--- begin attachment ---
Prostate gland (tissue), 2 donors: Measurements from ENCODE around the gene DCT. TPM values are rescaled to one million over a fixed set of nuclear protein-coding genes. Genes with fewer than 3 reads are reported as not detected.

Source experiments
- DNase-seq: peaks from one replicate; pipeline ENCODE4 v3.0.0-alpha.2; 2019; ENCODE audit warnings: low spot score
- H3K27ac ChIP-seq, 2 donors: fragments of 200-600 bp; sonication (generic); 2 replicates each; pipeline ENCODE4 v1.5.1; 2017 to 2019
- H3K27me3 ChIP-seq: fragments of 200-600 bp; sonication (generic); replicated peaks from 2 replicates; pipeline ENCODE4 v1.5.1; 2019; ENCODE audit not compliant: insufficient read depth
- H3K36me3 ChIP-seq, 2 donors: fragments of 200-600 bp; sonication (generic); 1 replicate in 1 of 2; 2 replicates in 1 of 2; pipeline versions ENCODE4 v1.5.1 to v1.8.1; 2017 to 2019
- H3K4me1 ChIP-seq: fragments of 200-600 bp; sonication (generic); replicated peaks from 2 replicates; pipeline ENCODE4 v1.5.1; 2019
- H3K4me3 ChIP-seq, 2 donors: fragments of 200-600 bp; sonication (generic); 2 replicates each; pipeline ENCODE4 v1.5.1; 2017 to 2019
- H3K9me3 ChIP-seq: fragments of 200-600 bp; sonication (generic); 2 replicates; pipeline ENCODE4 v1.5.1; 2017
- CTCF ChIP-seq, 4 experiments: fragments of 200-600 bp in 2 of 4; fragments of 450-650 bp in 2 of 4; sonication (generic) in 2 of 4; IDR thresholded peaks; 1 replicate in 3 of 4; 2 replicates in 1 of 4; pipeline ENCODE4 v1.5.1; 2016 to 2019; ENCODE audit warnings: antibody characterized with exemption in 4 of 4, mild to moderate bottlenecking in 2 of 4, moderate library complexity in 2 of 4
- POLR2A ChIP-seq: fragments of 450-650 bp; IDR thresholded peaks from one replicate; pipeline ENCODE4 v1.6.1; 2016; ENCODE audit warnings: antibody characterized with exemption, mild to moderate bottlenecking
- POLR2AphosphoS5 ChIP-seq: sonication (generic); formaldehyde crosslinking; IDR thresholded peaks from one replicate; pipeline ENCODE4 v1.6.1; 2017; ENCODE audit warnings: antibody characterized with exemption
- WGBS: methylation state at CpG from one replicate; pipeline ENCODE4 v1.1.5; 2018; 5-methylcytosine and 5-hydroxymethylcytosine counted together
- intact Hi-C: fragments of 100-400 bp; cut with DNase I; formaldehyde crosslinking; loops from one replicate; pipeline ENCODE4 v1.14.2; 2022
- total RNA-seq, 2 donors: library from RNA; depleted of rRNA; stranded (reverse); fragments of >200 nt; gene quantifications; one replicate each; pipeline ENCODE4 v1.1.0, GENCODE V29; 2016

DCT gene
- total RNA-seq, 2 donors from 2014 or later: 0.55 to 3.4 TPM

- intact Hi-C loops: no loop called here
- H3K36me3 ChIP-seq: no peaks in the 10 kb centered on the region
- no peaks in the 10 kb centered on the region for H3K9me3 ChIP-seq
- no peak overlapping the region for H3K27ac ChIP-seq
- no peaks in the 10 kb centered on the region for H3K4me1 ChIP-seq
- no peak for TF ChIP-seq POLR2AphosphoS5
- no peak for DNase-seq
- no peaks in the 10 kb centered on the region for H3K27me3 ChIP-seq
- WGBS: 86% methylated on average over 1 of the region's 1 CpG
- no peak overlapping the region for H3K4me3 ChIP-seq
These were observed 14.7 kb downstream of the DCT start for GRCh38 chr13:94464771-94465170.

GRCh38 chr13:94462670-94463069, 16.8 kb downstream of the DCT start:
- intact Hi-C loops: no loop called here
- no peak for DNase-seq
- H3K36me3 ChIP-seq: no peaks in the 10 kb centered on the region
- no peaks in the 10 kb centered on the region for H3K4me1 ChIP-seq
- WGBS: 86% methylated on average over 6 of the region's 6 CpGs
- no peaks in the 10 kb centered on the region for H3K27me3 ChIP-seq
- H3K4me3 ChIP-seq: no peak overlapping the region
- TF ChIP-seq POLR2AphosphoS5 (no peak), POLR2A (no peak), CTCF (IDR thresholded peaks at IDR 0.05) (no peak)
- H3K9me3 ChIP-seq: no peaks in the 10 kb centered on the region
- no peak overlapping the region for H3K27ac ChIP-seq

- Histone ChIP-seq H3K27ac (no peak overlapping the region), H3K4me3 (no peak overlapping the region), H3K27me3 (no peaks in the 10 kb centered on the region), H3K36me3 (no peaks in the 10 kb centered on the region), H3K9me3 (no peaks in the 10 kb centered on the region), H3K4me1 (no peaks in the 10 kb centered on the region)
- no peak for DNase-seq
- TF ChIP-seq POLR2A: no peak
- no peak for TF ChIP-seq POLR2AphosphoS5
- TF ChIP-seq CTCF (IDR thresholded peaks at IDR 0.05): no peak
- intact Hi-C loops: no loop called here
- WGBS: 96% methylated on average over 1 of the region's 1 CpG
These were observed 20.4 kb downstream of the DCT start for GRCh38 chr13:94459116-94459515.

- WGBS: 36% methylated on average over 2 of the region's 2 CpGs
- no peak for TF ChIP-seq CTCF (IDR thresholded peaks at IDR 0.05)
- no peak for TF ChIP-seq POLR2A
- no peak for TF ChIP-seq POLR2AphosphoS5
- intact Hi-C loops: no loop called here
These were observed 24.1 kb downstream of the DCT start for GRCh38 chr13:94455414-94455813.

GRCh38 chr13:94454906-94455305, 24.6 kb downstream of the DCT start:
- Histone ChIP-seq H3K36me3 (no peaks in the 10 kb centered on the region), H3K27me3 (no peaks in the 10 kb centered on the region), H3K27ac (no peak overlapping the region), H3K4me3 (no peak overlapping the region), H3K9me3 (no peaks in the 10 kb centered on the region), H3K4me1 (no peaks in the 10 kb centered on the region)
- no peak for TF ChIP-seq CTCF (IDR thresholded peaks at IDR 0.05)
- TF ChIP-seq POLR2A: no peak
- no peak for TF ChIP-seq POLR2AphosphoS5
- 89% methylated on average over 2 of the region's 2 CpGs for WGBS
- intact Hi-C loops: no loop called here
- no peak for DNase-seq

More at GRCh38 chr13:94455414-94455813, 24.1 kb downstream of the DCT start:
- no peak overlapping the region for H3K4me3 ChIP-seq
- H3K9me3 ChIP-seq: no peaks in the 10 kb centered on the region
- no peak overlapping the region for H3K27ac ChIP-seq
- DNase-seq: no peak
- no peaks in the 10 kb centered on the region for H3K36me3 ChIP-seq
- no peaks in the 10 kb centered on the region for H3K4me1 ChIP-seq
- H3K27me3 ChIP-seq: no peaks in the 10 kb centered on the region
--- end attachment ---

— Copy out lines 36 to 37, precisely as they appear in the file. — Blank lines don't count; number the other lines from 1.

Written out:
- H3K4me3 ChIP-seq: no peak overlapping the region
- TF ChIP-seq POLR2AphosphoS5 (no peak), POLR2A (no peak), CTCF (IDR thresholded peaks at IDR 0.05) (no peak)